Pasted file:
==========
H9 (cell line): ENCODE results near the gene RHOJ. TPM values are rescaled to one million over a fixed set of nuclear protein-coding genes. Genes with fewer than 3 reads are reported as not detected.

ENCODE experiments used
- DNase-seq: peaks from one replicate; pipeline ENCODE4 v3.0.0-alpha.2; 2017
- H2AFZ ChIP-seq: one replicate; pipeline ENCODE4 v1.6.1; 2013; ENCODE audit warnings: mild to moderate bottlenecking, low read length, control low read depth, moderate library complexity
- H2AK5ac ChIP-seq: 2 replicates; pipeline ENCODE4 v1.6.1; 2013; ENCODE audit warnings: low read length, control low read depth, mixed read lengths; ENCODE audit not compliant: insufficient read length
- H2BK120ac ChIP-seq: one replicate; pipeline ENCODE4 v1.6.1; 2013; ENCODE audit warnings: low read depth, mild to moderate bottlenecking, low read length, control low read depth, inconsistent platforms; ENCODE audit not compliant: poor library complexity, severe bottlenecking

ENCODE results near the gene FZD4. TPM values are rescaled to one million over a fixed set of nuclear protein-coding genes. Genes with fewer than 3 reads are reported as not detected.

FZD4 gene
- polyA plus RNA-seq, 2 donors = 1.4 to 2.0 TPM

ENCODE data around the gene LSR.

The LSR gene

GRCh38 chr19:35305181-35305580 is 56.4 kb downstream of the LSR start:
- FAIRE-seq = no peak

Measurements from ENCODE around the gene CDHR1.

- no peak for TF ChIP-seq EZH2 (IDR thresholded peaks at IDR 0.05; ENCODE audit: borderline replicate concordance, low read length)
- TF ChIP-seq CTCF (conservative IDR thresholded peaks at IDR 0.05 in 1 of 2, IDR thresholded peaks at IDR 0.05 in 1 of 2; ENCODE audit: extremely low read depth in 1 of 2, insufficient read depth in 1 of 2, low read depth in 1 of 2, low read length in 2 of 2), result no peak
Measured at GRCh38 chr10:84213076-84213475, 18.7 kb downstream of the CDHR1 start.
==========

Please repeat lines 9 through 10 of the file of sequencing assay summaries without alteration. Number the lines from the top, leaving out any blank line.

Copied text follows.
- polyA plus RNA-seq, 2 donors = 1.4 to 2.0 TPM

ENCODE data around the gene LSR.